Substantial revenue can come from varied gaming options, oversight chairman says

One thing agreed to by budget negotiators after Wednesday’s “new reality” following the defeat of Gov. Tom Wolf’s revenue plan is that lawmakers are going to have to think outside the box in order to come up with revenue sources that can shift Pennsylvania away from its current trend of budget deficits.

A source listed by both parties as being on the table for potential revenue is gaming, where rumblings about expanded gaming options and state reforms to make casinos more profitable—and thereby a larger revenue source for the Commonwealth—have been going on for the last two fiscal years.

“[We] have talked about, and I think there’s bipartisan support for, increasing gaming revenues,” said House Speaker Mike Turzai (R-Allegheny) after Wednesday’s vote. “I know those are items people are looking for discussion on.”

When asked about gaming at a press conference Wednesday, Gov. Wolf said “these are all part of the options moving forward.”

“We have to be open to everything,” he said. “There is a recognition we have a big budget deficit we have to bridge.”

But where in gaming does that money come from and what do the revenues look like?

Thursday, October 8, 2015/Author: Jason Gottesman
Categories: News and Views
Budget Impasse Day 99: Sides see revenue plan rejection vote very differently

Budget Impasse Day 99: Sides see revenue plan rejection vote very differently

Maybe there was something in the air Wednesday.

While the House of Representatives spent nearly seven hours debating Gov. Tom Wolf’s revenue proposal, a prominent lobbyist and a Hollywood actor got into a heated verbal tussle.

Tensions that had been running high since last week when Republican leaders said they would give the governor free reign to try to get as many votes as he could for a revenue plan he would timely submit came to a head when that plan was defeated with 127 votes opposing the measure, including nine put up by Democratic lawmakers.

Following the vote, leaders from both parties responsible for negotiating the budget saw that final vote in dramatically different ways.

Wednesday, October 7, 2015/Author: Jason Gottesman
Categories: News and Views
VIDEO: "This vote actually gives us a real shot at balancing our budget" says Wolf after House votes down budget proposal

VIDEO: "This vote actually gives us a real shot at balancing our budget" says Wolf after House votes down budget proposal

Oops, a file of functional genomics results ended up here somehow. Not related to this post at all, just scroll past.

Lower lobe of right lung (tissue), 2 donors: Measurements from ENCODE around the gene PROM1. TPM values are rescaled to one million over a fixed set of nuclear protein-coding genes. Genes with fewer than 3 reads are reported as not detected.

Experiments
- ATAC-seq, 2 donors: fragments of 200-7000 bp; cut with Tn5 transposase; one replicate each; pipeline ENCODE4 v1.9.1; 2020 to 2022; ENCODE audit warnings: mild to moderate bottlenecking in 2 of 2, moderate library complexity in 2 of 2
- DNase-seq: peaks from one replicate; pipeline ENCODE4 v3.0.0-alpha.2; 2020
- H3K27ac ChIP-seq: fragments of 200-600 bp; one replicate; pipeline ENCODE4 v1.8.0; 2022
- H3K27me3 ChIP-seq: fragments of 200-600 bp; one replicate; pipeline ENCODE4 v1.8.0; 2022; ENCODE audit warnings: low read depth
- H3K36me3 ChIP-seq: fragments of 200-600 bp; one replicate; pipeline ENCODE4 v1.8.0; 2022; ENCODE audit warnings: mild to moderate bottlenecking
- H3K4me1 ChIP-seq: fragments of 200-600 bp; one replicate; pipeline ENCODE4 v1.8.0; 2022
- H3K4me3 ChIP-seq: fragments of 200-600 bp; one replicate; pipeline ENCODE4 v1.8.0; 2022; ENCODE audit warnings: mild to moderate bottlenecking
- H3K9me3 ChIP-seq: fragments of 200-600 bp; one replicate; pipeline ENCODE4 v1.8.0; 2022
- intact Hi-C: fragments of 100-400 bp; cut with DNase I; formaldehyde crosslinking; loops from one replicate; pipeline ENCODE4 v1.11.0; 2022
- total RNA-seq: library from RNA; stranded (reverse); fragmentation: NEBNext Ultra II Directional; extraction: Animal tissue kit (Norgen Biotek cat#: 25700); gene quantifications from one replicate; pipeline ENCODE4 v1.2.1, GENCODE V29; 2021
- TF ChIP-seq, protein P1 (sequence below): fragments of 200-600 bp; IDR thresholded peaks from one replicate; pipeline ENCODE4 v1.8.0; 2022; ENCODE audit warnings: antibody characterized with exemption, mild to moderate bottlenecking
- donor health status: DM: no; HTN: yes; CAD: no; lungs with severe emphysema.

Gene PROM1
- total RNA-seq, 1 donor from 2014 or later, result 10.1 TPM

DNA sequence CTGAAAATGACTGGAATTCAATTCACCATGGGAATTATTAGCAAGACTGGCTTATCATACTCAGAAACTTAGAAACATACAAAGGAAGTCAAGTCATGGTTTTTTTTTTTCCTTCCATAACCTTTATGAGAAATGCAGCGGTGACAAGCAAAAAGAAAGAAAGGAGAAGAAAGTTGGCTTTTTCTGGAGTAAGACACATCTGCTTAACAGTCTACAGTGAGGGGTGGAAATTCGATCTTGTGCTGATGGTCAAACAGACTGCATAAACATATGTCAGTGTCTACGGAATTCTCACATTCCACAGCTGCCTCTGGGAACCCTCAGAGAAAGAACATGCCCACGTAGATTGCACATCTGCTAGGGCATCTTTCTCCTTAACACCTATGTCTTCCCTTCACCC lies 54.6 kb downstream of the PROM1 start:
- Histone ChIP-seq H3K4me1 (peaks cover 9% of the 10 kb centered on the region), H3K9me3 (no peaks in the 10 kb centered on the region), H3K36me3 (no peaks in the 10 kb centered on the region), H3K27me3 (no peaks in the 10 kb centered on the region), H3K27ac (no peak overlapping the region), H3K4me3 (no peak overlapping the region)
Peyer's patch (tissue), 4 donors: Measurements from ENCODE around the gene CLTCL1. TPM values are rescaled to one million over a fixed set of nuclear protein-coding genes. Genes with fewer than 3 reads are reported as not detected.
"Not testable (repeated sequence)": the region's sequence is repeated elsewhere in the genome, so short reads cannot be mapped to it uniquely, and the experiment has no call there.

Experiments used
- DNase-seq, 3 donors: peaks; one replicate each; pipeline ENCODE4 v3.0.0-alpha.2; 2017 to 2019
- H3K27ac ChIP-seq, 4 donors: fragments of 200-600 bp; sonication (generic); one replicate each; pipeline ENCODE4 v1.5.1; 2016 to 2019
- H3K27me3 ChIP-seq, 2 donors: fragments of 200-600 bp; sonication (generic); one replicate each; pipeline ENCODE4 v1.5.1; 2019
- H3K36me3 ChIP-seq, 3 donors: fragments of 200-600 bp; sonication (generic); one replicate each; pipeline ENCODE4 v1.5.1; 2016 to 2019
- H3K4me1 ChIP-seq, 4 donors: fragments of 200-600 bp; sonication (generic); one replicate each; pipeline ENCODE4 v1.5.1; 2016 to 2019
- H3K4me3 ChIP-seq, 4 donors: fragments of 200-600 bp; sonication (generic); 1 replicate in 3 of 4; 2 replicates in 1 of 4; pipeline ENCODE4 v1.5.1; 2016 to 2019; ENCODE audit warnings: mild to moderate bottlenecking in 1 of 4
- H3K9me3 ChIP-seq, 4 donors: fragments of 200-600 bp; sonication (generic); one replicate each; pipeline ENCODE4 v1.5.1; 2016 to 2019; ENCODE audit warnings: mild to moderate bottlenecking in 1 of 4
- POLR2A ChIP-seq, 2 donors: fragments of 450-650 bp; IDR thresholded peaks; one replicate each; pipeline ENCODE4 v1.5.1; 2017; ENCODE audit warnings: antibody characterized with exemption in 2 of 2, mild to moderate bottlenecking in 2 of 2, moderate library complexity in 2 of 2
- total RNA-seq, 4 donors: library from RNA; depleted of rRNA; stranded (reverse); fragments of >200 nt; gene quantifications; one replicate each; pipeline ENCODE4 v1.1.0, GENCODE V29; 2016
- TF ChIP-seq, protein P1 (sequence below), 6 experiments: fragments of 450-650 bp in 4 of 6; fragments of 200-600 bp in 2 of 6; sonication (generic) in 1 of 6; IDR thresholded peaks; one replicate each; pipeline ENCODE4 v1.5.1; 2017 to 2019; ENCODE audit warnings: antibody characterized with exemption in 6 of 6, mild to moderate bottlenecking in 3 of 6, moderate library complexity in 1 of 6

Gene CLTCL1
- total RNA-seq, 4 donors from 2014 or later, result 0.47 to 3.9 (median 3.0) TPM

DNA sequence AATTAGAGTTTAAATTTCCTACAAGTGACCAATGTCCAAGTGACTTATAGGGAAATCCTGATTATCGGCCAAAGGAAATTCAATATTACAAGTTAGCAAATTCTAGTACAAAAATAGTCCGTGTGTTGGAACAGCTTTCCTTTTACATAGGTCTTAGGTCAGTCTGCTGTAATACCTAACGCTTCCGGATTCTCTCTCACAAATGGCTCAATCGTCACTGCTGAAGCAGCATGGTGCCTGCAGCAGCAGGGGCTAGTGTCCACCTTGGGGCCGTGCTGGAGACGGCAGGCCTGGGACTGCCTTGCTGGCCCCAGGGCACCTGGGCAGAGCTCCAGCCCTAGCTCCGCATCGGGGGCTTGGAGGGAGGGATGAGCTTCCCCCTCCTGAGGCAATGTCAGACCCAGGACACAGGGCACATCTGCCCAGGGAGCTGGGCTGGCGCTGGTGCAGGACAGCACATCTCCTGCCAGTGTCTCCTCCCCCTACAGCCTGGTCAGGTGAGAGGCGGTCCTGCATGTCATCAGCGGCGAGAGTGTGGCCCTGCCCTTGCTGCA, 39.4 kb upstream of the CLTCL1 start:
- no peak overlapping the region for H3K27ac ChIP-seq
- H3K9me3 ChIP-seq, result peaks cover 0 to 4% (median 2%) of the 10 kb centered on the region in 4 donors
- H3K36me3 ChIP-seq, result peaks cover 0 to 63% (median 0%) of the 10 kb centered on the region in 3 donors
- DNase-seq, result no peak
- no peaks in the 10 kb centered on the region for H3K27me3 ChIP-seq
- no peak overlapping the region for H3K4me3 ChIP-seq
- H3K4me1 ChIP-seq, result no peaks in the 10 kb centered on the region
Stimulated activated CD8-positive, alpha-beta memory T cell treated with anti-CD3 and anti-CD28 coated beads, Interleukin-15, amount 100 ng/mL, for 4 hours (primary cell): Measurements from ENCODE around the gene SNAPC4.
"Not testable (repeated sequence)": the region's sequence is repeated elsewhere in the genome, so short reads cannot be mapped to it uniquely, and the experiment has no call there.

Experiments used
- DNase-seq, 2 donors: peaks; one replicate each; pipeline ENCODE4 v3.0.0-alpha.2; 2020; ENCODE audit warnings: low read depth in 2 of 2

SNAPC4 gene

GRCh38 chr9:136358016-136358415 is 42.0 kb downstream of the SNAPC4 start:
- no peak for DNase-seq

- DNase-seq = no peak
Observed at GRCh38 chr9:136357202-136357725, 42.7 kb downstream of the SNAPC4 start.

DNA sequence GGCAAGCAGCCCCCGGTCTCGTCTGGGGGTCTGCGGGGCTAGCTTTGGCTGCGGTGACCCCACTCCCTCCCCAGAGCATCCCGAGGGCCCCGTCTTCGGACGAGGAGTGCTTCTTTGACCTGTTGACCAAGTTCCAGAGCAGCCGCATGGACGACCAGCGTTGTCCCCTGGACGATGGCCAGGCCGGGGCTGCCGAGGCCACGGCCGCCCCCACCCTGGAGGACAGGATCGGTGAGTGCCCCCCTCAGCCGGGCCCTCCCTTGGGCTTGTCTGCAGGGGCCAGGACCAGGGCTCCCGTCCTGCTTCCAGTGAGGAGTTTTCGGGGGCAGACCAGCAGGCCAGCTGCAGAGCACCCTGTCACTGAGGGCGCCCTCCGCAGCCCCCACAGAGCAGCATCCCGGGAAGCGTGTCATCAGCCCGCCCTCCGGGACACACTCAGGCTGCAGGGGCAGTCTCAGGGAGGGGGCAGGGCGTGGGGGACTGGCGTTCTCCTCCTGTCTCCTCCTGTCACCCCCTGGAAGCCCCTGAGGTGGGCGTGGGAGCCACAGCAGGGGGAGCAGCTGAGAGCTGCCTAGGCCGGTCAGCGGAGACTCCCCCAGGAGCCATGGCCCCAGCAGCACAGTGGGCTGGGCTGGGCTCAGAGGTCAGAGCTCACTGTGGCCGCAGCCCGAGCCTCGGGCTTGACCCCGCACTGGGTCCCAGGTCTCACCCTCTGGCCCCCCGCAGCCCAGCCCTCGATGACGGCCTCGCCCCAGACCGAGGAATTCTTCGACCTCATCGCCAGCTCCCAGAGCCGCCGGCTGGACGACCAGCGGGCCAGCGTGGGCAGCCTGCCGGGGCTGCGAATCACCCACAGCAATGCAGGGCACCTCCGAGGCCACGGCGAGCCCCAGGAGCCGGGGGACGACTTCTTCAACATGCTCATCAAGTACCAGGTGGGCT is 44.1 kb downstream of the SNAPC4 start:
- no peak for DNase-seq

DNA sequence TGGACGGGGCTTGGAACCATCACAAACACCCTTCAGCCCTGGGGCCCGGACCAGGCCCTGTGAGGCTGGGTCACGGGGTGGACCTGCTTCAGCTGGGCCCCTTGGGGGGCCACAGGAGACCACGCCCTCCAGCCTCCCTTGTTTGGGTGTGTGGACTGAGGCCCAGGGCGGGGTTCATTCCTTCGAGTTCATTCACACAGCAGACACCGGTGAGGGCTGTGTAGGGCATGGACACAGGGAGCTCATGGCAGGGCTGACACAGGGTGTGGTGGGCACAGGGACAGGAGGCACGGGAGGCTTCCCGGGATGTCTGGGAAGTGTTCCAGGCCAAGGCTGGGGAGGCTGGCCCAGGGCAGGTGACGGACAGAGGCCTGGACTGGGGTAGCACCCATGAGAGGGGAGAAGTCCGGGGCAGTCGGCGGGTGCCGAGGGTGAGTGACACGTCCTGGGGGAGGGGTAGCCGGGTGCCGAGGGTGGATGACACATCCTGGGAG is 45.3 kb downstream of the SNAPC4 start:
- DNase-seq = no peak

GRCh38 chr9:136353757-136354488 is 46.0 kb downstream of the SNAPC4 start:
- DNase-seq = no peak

Gov. Tom Wolf and House Democratic leadership held a press conference after the House defeated Wolf's budget proposal to discuss what they hope to do next. 

Wednesday, October 7, 2015/Author: Alanna Koll
Tags:
VIDEO: Actor and advocate Mark Ruffalo pushes for fracking moratorium in Pennsylvania

VIDEO: Actor and advocate Mark Ruffalo pushes for fracking moratorium in Pennsylvania

Mark Ruffalo was joined by grassroots organizations today in the Main Capitol Rotunda to deliver petitions and a letter to Gov. Tom Wolf calling on the governor to enact a moratorium on fracking. 

Wednesday, October 7, 2015/Author: Alanna Koll
Tags:

Revised revenue plan still a tough decision for moderate Republicans

As the details of Gov. Tom Wolf’s revised revenue plan were made public Tuesday, Republicans—even some moderates who could potentially be in favor of some broad-based revenue increases—were still skeptical.

The new revenue plan, which is embodied in an amendment sponsored by House Appropriations Committee Minority Chairman Joe Markosek (D-Allegheny) to House Bill 283, proposes to raise $3.6 billion over the next two fiscal years by relying heavily on increasing the personal income tax to 3.57 percent and placing a 3.5 percent tax on natural gas extraction.

The proposal would also increase the property tax forgiveness provision costing $195 million over two years while also making a transfer of $5 million to the Property Tax and Rent Rebate Program in FY 2016-2017.

According to House Democrats and the Wolf administration, the expanded Property Tax and Rent Rebate Program will provide $400 million in new property tax relief to seniors, the disabled, and veterans beginning in FY 2017-2018, resulting in the elimination of property taxes for 331,317 households, including over 247,000 new eliminations.

Tuesday, October 6, 2015/Author: Jason Gottesman
Categories: News and Views
RSS
First507508509510511512513514515516Last